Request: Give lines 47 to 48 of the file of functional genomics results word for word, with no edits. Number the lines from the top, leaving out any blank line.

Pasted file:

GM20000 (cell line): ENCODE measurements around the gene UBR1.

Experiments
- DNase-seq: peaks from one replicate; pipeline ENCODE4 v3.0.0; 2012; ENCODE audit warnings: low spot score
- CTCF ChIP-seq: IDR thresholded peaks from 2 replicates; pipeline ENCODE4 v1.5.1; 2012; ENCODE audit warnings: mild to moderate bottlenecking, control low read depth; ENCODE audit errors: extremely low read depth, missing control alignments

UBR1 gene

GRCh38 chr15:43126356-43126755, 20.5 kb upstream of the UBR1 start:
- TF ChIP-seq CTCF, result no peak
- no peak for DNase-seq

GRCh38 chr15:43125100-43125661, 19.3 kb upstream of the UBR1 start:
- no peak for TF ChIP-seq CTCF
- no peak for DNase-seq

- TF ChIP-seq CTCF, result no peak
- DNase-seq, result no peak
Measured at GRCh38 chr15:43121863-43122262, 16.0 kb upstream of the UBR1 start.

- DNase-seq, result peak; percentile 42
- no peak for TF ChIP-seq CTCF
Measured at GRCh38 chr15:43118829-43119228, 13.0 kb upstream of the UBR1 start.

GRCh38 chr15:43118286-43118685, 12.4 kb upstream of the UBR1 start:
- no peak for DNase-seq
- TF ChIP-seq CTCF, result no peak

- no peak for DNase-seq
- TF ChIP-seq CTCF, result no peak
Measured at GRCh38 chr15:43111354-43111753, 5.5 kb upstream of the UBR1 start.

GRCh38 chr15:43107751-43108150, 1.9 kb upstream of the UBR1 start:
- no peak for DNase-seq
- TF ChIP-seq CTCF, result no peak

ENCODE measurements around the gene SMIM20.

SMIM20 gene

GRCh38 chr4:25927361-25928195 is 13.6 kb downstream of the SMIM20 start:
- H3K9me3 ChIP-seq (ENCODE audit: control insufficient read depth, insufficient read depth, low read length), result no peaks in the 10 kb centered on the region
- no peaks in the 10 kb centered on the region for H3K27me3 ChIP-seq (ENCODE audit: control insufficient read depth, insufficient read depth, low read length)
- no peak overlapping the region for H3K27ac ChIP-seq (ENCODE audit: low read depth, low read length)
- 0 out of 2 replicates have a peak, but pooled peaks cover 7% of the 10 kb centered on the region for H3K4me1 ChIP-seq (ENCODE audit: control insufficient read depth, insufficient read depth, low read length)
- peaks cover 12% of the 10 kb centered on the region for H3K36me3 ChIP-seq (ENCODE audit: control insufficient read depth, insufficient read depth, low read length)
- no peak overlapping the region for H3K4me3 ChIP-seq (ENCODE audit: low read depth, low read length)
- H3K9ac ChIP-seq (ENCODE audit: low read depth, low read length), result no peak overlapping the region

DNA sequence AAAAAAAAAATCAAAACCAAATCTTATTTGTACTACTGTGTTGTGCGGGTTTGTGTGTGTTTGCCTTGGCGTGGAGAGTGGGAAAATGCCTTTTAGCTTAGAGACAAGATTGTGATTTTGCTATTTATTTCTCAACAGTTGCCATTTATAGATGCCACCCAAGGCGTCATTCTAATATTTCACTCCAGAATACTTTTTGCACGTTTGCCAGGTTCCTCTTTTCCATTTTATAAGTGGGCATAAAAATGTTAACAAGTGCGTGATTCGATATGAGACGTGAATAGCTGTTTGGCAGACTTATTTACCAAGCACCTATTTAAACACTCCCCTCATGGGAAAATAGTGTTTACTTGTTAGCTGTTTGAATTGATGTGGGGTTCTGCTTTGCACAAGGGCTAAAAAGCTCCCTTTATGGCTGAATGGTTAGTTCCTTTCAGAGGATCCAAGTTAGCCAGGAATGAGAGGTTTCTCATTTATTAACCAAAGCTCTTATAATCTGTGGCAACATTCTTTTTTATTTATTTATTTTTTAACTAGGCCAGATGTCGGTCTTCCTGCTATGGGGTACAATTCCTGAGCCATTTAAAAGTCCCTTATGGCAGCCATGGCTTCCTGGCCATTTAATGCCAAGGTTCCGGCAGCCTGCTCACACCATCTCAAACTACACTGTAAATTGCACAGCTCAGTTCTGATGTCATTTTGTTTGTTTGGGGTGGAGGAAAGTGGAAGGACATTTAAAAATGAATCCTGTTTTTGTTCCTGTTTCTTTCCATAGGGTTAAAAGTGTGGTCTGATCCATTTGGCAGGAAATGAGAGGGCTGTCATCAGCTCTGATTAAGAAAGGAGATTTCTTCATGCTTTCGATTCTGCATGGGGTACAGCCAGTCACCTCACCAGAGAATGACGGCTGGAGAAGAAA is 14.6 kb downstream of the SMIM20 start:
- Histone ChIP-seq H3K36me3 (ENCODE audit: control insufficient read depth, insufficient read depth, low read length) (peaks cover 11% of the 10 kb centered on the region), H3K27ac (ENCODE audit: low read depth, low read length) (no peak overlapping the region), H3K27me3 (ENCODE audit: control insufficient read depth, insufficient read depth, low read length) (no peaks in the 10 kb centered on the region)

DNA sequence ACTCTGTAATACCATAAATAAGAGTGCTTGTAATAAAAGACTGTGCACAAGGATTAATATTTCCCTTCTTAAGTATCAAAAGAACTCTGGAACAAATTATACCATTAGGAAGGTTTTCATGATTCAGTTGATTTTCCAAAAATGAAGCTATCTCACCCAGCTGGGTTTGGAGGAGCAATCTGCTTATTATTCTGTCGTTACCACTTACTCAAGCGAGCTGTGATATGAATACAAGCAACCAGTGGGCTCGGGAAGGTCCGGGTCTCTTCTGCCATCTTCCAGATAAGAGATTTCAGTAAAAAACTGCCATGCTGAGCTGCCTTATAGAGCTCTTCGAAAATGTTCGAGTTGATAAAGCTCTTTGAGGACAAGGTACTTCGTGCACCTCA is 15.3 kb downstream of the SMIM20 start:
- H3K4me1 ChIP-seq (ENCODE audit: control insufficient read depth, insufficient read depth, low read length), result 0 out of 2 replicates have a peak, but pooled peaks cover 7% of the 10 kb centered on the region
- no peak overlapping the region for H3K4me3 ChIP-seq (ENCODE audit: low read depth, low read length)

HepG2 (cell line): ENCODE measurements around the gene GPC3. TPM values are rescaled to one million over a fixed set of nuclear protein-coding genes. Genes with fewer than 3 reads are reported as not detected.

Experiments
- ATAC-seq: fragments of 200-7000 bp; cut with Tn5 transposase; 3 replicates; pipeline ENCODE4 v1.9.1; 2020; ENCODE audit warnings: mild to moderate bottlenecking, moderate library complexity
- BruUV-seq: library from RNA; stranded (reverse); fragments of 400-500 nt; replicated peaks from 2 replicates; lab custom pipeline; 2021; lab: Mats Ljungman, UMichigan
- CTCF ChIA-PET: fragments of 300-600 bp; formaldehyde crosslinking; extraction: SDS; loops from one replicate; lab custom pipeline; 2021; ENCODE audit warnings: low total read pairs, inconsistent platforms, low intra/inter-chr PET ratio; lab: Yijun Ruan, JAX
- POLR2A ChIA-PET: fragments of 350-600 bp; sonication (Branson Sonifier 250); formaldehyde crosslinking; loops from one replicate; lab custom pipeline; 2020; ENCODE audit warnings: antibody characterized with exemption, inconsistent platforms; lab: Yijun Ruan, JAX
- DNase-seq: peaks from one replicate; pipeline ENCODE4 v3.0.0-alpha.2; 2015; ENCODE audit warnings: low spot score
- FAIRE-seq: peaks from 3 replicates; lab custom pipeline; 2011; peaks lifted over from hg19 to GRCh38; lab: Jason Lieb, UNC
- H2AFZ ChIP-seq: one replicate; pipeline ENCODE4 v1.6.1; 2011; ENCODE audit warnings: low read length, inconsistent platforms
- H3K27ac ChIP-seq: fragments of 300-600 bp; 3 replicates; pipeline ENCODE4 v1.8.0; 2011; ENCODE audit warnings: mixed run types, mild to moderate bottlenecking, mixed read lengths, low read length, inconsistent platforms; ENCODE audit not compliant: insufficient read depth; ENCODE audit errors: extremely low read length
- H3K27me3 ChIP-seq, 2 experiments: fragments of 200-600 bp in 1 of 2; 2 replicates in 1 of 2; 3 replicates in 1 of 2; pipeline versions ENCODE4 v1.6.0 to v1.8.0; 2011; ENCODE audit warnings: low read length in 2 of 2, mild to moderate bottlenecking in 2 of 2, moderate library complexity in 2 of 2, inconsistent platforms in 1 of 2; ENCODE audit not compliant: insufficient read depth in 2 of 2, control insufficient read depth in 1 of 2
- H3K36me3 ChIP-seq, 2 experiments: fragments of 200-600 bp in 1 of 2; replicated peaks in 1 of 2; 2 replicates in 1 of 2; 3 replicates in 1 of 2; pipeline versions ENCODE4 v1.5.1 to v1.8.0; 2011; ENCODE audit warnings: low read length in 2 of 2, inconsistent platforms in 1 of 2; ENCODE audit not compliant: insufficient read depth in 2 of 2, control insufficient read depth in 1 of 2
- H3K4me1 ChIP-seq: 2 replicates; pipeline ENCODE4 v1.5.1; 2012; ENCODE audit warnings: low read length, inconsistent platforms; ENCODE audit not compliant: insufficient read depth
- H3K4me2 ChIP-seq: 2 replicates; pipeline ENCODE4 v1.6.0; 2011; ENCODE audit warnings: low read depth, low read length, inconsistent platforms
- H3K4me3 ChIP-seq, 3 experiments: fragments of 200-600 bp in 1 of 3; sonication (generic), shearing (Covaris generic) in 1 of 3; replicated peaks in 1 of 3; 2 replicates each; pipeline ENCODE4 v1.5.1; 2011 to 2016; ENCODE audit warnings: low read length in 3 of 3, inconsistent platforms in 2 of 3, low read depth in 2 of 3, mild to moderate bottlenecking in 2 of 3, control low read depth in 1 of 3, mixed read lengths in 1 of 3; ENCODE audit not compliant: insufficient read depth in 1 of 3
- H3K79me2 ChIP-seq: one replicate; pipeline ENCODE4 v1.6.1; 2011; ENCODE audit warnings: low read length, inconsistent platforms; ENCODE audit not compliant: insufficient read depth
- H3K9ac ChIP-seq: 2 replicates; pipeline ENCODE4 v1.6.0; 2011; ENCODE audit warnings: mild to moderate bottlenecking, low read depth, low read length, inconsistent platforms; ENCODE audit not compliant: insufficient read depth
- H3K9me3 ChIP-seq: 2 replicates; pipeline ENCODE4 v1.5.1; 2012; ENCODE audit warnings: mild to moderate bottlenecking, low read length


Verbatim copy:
- POLR2A ChIA-PET: fragments of 350-600 bp; sonication (Branson Sonifier 250); formaldehyde crosslinking; loops from one replicate; lab custom pipeline; 2020; ENCODE audit warnings: antibody characterized with exemption, inconsistent platforms; lab: Yijun Ruan, JAX
- DNase-seq: peaks from one replicate; pipeline ENCODE4 v3.0.0-alpha.2; 2015; ENCODE audit warnings: low spot score